The boys still think the walls aren't made of paper, that I can't hear everything they say about me. About how being a lesbian explains why I'm such a good cop.


 “Montoya caught another killer last week!”

“Yeah? That's the second one this month, she's gonna make us look bad.”

“Don't worry about it, she's not going much father. She's gay.”

As though being attracted to women somehow explains away my abilities. And the fact that I know Kung Fu. Officer Selma Reevesdale is a man who feels more comfortable as a woman, who lives her life as a woman, and while he boys aren't nice to her either, she doesn't get as much guff as I do for being gay.

We work on our case together; the boys have gotten a-hold of an early copy of the Book of Crime, Intergang's holy book. The Bat family (with a little help from yours truly) took care of some of the more dangerous prophecies about a year ago, so I'm too worried about what else is in here. Officer Ellen Green (self-centered bi— jerk) found the book, and believes it will predict, “...all poignant crimes for the next ten years or more.” Harvey and I know what a load of bull that is; this text is at least two years old, most of its 'prophecies' have already come to pass, and the ones that haven't have already been updated in the newer editions. She's just upset she had to step down from commissioner once Commissioner Gordon came back.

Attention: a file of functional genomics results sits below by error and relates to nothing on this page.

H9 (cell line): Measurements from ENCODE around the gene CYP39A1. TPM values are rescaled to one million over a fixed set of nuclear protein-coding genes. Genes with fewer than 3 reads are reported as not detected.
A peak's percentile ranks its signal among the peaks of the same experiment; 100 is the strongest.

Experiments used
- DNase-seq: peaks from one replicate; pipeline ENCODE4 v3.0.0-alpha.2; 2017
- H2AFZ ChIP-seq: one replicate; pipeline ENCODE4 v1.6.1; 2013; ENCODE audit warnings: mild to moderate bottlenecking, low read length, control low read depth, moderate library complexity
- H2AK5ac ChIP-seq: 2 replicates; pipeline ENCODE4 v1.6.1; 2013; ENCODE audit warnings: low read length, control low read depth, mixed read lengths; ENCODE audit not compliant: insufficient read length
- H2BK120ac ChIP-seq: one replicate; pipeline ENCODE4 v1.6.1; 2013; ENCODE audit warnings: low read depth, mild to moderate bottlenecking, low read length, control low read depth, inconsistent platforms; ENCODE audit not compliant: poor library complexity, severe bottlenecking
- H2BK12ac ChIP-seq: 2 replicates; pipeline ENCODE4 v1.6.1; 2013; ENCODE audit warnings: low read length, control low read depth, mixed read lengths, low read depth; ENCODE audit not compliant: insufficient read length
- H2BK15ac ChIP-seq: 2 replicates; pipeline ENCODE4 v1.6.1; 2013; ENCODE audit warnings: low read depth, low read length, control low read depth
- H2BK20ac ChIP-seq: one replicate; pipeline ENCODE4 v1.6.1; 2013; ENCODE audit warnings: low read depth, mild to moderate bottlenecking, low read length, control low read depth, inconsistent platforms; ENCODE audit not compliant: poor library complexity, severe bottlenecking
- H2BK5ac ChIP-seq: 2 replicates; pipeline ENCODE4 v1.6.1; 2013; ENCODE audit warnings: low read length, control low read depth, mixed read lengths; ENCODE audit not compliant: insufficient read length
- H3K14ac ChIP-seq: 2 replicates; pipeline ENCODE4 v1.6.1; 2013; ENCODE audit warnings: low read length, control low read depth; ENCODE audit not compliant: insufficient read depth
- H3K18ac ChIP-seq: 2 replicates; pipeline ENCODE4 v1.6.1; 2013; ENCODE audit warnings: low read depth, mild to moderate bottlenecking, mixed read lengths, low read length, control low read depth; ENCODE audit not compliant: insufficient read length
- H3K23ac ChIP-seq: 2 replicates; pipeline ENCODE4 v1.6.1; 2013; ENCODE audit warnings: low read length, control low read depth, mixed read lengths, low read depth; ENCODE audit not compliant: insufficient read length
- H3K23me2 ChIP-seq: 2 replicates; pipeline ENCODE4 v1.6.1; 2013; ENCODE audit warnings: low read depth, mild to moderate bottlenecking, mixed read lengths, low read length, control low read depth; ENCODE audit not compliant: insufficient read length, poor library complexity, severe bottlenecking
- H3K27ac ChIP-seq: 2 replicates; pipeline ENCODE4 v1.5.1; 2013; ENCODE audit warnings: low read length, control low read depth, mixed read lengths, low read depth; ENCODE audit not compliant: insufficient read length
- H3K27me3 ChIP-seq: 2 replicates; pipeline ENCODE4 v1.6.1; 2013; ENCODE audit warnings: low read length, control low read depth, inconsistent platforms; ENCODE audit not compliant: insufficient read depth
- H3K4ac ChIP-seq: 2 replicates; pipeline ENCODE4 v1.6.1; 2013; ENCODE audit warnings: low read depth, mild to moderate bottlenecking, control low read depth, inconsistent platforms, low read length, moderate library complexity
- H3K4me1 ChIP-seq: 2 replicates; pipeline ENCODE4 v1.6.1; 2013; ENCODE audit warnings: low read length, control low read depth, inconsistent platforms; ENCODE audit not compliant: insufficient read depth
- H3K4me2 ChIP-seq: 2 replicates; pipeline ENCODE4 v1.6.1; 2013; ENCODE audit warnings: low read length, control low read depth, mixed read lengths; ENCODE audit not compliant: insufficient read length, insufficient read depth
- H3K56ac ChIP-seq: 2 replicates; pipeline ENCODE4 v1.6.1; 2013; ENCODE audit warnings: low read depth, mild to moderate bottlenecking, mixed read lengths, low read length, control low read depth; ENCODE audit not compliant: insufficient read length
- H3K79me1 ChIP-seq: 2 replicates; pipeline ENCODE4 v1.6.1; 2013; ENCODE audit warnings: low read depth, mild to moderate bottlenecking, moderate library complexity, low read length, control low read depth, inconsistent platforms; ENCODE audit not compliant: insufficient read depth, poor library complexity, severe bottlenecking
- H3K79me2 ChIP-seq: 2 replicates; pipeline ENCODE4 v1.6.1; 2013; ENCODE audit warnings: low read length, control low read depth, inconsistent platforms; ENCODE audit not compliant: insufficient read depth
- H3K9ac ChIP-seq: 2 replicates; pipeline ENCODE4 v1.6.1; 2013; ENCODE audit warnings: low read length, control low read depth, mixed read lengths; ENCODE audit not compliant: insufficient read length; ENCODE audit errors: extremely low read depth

Here are three women in the police force: Officer Reevesdale, Officer Green, and Detective Montoya. Policewomen often have to deal with negative attitudes from men in their line of work, often accompanied by lack of opportunities for promotion and inadequate pay. In Montoya's case, she also has to deal with the public knowledge of her sexuality, which doesn't make her job any easier. If Officer Reevesdale were outed as a transgendered man, she would probably receive similar treatment. Officer Green is a very forceful woman, and while she probably doesn't see the reputation she's built, the other policemen and women probably talk behind her back.


12:15 pm, lunch and research

I wolf down a sandwich (ham and tomato on rye, only the best for Gotham's guardian angels) and run to the records vault. Commissioner Gordon has been kind enough to overlook my frequent visits, believing them to closure for Allen's death. He's not entirely wrong, since I've been using the records to track Corrigan's movements. Jim Corrigan was a corrupt crime scene investigator who sold crucial evidence and killed Crispus Allen, my second partner; I didn't kill him (I should have, I should have), but I'm going to dig up everything he's ever done and make sure he pays for them. And Allen.